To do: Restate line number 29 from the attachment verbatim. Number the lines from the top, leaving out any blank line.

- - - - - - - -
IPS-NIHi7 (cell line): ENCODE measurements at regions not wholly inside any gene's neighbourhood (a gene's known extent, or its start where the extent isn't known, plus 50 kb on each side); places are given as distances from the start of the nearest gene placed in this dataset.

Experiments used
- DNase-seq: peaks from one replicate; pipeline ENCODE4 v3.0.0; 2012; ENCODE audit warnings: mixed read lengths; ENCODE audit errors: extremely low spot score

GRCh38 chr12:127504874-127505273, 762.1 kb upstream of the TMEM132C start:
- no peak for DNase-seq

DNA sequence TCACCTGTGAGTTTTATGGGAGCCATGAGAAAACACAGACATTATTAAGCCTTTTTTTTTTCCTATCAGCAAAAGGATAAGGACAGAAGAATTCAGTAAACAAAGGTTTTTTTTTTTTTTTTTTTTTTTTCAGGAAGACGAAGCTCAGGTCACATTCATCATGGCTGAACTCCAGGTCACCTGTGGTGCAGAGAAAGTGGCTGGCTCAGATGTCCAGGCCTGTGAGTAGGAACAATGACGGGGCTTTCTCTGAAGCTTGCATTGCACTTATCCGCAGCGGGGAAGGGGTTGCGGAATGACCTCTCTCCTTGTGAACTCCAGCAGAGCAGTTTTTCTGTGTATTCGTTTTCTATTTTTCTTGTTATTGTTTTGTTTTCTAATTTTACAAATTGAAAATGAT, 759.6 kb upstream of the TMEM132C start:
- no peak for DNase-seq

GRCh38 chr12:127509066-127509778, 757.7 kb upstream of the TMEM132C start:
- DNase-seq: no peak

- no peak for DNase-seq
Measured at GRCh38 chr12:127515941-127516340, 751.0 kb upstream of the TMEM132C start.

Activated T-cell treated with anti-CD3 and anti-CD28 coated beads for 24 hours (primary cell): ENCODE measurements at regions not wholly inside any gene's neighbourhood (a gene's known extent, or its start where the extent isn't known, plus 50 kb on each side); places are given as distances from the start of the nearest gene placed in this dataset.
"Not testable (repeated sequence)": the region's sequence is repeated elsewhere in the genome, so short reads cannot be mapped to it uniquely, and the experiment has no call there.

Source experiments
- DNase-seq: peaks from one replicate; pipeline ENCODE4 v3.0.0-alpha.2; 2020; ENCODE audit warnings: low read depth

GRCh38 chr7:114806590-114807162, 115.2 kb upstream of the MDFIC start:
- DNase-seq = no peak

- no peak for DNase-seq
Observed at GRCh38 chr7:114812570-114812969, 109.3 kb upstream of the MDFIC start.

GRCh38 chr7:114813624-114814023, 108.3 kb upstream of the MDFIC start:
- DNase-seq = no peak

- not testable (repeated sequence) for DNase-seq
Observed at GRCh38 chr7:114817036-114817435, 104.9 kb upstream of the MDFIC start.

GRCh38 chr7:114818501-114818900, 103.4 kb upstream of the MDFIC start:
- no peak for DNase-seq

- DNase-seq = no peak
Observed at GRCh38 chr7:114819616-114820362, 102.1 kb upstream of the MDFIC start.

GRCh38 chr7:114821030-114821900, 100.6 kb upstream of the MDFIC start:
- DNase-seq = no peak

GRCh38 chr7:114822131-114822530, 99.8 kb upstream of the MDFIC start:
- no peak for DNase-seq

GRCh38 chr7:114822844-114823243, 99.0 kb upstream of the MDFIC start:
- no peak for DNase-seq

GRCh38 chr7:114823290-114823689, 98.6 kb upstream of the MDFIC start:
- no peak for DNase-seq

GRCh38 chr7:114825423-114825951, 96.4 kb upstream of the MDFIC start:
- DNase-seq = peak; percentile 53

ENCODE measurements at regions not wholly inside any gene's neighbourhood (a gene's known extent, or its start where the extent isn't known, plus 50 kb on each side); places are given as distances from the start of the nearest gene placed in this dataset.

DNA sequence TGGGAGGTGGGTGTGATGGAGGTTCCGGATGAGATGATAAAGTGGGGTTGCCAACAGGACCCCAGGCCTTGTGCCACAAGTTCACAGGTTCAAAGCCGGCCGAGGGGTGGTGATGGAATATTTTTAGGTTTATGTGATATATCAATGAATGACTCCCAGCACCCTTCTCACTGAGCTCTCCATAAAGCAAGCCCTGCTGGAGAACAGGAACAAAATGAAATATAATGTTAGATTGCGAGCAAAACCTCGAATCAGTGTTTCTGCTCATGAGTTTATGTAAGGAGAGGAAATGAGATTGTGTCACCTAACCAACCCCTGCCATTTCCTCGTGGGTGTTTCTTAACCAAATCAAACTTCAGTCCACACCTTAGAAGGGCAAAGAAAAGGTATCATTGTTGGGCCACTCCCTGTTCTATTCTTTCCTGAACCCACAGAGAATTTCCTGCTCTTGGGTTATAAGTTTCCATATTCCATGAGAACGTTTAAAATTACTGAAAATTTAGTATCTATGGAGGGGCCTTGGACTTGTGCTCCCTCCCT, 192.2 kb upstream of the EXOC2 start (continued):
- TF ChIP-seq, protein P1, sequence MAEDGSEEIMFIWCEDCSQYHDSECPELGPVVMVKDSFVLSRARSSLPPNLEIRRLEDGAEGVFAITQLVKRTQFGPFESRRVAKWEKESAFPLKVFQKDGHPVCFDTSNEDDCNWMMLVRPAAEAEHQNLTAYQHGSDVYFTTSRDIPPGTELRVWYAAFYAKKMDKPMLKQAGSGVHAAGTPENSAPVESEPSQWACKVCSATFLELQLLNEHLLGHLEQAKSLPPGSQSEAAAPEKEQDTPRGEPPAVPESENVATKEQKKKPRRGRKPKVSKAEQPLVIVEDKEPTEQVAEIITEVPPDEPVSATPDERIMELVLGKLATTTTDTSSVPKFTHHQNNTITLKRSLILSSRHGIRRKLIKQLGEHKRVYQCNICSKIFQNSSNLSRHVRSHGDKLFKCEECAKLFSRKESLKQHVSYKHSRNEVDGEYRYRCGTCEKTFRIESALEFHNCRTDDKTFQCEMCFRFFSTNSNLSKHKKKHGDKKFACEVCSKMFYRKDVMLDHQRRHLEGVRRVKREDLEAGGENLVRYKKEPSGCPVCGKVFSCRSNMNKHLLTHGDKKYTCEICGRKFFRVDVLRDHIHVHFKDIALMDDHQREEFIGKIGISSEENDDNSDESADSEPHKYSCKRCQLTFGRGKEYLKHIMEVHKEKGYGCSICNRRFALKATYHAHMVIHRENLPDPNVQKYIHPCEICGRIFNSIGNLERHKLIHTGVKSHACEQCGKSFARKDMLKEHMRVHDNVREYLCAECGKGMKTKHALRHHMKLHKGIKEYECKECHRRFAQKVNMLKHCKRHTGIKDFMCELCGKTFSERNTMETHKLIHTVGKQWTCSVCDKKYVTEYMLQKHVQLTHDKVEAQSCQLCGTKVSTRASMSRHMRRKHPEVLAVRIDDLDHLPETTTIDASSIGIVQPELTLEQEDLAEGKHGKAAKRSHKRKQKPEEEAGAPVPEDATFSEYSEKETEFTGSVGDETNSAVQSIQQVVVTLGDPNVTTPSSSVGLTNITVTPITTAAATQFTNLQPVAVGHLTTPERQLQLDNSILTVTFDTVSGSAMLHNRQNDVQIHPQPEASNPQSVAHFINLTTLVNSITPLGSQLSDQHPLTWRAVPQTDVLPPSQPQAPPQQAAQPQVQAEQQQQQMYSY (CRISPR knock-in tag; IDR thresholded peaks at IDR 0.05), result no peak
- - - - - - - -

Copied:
- DNase-seq = no peak